Book Image

The DevOps 2.4 Toolkit

By : Viktor Farcic
Book Image

The DevOps 2.4 Toolkit

By: Viktor Farcic

Overview of this book

Building on The DevOps 2.3 Toolkit: Kubernetes, Viktor Farcic brings his latest exploration of the Docker technology as he records his journey to continuously deploying applications with Jenkins into a Kubernetes cluster. The DevOps 2.4 Toolkit: Continuously Deploying Applications with Jenkins to a Kubernetes Cluster is the latest book in Viktor Farcic’s series that helps you build a full DevOps Toolkit. This book guides readers through the process of building, testing, and deploying applications through fully automated pipelines. Within this book, Viktor will cover a wide-range of emerging topics, including an exploration of continuous delivery and deployment in Kubernetes using Jenkins. It also shows readers how to perform continuous integration inside these clusters, and discusses the distribution of Kubernetes applications, as well as installing and setting up Jenkins. Work with Viktor and dive into the creation of self-adaptive and self-healing systems within Docker.
Table of Contents (12 chapters)
Now It Is Your Turn

Installing Jenkins

We already automated Jenkins installation so that it provides all the features we need out-of-the-box. Therefore, the exercises that follow should be very straightforward. If you are a Docker for Mac or Windows, minikube, or minishift user, we'll need to bring back up the VM we suspended in the previous chapter. Feel free to skip the commands that follow if you are hosting your cluster in AWS or GCP.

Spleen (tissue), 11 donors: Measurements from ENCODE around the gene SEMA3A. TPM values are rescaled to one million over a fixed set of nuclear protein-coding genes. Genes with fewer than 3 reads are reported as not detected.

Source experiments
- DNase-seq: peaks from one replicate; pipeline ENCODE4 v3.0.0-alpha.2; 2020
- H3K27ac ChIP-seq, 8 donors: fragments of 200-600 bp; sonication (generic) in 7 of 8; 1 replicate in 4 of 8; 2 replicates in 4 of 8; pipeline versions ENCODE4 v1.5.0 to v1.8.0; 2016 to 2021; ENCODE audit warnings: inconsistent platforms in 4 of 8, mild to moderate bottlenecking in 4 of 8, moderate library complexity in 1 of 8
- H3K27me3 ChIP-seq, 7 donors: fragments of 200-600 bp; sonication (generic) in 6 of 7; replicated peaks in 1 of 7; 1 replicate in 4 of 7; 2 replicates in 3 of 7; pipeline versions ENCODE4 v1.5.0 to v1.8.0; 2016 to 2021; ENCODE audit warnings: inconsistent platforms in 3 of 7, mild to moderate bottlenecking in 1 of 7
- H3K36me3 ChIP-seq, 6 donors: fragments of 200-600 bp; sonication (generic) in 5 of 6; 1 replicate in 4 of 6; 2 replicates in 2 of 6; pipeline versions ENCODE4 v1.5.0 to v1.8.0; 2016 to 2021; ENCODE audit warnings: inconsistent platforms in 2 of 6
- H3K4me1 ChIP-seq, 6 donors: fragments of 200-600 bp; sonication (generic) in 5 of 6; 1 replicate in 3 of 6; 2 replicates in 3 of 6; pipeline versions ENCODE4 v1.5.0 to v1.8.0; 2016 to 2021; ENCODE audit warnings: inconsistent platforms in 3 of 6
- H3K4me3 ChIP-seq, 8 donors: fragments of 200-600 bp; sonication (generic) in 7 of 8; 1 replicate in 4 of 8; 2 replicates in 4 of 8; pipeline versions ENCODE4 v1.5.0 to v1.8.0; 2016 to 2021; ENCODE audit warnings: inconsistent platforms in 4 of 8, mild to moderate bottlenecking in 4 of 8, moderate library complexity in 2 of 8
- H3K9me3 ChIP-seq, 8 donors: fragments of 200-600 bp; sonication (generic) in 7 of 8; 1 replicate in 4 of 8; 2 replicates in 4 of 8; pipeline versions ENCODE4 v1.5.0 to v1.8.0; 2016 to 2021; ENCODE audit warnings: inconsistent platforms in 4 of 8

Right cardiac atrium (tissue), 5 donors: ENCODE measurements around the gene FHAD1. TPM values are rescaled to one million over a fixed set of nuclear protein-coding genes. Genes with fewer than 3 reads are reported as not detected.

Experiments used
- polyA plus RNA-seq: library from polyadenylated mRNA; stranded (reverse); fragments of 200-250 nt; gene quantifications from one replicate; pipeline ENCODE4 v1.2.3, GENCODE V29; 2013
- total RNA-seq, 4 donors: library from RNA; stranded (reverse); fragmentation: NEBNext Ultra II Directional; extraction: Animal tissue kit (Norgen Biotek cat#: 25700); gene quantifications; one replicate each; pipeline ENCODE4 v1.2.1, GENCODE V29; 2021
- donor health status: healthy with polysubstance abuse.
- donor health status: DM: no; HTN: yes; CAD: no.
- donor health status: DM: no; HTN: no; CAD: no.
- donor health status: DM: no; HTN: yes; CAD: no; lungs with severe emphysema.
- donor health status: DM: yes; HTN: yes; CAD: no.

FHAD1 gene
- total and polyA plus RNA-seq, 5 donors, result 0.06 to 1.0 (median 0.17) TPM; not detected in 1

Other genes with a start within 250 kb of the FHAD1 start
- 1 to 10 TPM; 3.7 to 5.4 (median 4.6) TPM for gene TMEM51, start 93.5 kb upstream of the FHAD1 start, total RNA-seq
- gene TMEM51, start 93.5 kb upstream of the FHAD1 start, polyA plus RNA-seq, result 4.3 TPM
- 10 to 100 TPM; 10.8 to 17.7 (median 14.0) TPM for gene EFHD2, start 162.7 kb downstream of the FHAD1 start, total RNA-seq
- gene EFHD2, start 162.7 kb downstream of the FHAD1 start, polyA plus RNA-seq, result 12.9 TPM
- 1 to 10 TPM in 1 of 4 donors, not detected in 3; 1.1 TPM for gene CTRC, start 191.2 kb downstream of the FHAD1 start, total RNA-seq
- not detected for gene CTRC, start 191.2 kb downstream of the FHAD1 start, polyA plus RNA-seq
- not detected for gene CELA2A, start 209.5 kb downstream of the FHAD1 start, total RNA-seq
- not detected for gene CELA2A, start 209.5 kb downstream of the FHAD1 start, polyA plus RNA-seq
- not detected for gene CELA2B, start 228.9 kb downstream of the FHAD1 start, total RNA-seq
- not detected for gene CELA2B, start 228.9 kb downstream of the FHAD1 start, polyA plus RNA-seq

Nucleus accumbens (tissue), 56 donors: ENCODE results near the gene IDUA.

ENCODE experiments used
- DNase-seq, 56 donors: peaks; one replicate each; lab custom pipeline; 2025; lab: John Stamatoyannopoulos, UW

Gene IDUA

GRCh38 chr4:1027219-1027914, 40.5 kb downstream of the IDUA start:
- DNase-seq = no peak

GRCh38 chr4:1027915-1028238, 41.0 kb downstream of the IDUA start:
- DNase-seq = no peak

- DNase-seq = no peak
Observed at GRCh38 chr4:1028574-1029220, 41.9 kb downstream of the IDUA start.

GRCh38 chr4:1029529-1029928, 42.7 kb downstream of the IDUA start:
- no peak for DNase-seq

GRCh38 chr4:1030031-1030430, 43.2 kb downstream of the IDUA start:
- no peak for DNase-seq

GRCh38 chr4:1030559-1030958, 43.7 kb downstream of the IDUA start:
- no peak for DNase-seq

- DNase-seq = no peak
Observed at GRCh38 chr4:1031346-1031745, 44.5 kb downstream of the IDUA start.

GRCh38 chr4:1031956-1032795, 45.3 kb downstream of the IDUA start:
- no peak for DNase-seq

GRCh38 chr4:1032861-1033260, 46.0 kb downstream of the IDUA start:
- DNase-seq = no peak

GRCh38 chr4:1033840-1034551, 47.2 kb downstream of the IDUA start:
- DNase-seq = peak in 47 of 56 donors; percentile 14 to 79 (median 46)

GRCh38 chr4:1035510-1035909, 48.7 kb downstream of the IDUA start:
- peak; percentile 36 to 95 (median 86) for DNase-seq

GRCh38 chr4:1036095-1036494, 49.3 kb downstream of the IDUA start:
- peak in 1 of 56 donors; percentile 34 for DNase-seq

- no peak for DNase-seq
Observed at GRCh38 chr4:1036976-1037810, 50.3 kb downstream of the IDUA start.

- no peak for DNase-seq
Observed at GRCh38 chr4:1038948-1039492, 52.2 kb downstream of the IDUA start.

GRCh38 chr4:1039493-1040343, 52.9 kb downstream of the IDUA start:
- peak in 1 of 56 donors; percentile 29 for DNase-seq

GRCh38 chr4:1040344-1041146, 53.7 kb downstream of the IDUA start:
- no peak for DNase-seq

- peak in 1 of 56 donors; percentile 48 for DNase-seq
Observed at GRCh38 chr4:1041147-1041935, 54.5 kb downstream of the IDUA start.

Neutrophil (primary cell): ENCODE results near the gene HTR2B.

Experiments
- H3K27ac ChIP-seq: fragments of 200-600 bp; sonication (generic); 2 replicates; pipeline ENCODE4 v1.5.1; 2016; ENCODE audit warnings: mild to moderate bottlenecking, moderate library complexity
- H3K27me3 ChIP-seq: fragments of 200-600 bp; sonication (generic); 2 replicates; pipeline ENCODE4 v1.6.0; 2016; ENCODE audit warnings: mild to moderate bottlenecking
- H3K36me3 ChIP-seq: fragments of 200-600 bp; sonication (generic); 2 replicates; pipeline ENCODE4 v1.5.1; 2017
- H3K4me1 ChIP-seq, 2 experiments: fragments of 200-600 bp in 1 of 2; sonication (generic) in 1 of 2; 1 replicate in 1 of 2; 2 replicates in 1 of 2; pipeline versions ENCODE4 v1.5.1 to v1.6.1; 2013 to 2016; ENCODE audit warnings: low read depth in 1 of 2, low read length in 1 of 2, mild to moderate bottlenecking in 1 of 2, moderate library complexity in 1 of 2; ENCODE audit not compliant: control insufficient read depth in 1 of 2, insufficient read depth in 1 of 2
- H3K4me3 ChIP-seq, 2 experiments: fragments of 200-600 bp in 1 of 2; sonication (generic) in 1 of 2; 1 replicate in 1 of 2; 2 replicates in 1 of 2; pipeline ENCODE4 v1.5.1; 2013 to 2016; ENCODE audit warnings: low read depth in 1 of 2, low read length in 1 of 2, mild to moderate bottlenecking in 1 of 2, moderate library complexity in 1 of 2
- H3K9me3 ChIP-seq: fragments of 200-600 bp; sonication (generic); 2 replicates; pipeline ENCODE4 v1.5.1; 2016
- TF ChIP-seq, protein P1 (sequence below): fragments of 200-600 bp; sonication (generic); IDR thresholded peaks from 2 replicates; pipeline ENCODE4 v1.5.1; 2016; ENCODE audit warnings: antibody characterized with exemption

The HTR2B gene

1  cd cd/docker-build
3 vagrant up
5 cd ../../
7 export DOCKER_VM=true

If you prefer running your cluster in AWS with kops or EKS, we'll need to retrieve the AMI ID we stored in docker-ami.log in the previous chapter.

 1  AMI_ID=$(grep 'artifact,0,id' \
 2      cluster/docker-ami.log \
 3      | cut -d: -f2)
4 5 echo $AMI_ID

If GKE is your cluster of choice, we'll need to define variables G_PROJECT and G_AUTH_FILE which...